Manual and automatic assigned thresholds in multi-layer data fusion intrusion detection system for 802.11 attacks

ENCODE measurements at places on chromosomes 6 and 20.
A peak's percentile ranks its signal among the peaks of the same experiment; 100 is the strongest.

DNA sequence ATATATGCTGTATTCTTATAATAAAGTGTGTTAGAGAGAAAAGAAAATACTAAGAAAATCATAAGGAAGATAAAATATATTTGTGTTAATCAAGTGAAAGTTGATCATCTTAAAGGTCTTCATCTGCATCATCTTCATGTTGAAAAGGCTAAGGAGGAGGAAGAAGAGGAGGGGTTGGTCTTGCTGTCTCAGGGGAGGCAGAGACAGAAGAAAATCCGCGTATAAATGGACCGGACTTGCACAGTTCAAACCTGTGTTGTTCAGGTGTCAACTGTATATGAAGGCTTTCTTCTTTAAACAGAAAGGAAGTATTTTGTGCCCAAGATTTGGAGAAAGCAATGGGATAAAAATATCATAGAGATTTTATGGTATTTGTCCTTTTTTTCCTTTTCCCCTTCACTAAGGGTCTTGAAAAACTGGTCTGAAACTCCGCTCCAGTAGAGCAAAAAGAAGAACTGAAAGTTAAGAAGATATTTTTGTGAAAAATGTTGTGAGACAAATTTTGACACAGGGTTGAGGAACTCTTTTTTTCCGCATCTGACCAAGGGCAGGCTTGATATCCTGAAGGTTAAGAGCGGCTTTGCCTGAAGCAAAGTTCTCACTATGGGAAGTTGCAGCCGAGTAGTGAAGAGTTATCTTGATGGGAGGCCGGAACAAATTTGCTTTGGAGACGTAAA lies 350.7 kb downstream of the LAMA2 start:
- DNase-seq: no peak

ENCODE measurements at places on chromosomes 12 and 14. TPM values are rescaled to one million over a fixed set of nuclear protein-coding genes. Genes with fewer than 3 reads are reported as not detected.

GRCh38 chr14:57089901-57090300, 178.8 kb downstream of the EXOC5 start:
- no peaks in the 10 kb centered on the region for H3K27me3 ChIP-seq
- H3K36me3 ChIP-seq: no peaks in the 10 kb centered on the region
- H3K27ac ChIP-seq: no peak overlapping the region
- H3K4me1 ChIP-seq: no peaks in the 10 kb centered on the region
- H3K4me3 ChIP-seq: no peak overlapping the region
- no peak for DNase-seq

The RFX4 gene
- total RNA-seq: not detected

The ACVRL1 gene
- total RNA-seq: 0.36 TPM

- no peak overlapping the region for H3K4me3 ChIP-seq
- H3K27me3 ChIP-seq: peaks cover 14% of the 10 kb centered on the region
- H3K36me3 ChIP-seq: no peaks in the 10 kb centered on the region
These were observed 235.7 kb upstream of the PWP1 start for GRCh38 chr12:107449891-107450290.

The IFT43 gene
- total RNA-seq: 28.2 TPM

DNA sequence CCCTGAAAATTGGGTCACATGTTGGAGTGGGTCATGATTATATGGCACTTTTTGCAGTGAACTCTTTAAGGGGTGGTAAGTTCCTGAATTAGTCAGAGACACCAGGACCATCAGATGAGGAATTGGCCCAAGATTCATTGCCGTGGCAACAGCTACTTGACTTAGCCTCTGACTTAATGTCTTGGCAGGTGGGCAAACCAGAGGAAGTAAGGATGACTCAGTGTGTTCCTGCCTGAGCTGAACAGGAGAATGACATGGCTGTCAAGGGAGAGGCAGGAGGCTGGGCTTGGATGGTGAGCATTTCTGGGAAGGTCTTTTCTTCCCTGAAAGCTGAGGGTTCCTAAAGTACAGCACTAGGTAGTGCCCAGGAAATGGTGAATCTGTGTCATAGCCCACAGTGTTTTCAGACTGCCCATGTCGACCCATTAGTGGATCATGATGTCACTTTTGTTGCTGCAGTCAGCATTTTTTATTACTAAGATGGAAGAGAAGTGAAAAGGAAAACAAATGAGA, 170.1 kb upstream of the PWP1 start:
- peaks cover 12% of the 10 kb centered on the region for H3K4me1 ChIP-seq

Abuse attacks on wireless networks are becoming increasingly sophisticated. Most of the recent research on intrusion detection systems for wireless attacks either focuses on just one layer of observation or uses a limited number of metrics without proper data fusion techniques. However, the true status of a network is rarely accurately detectable by examining only one network layer. The goal of this study is to detect injection types of attacks in wireless networks by fusing multi-metrics using the Dempster–Shafer (D–S) belief theory. When combining beliefs, an important step to consider is the automatic and selfadaptive process of basic probability assignment (BPA). This study presents a comparison between manual and automatic BPA methods using the D–S technique. Custom tailoring BPAs in an optimum manner under specific network conditions could be extremely time consuming and difficult. In contrast, automatic methods have the advantage of not requiring any prior training or calibration from an administrator. The results show that multi-layer techniques perform more efficiently when compared with conventional methods. In addition, the automatic assignment of beliefs makes the use of such a system easier to deploy while providing a similar performance to that of a manual system.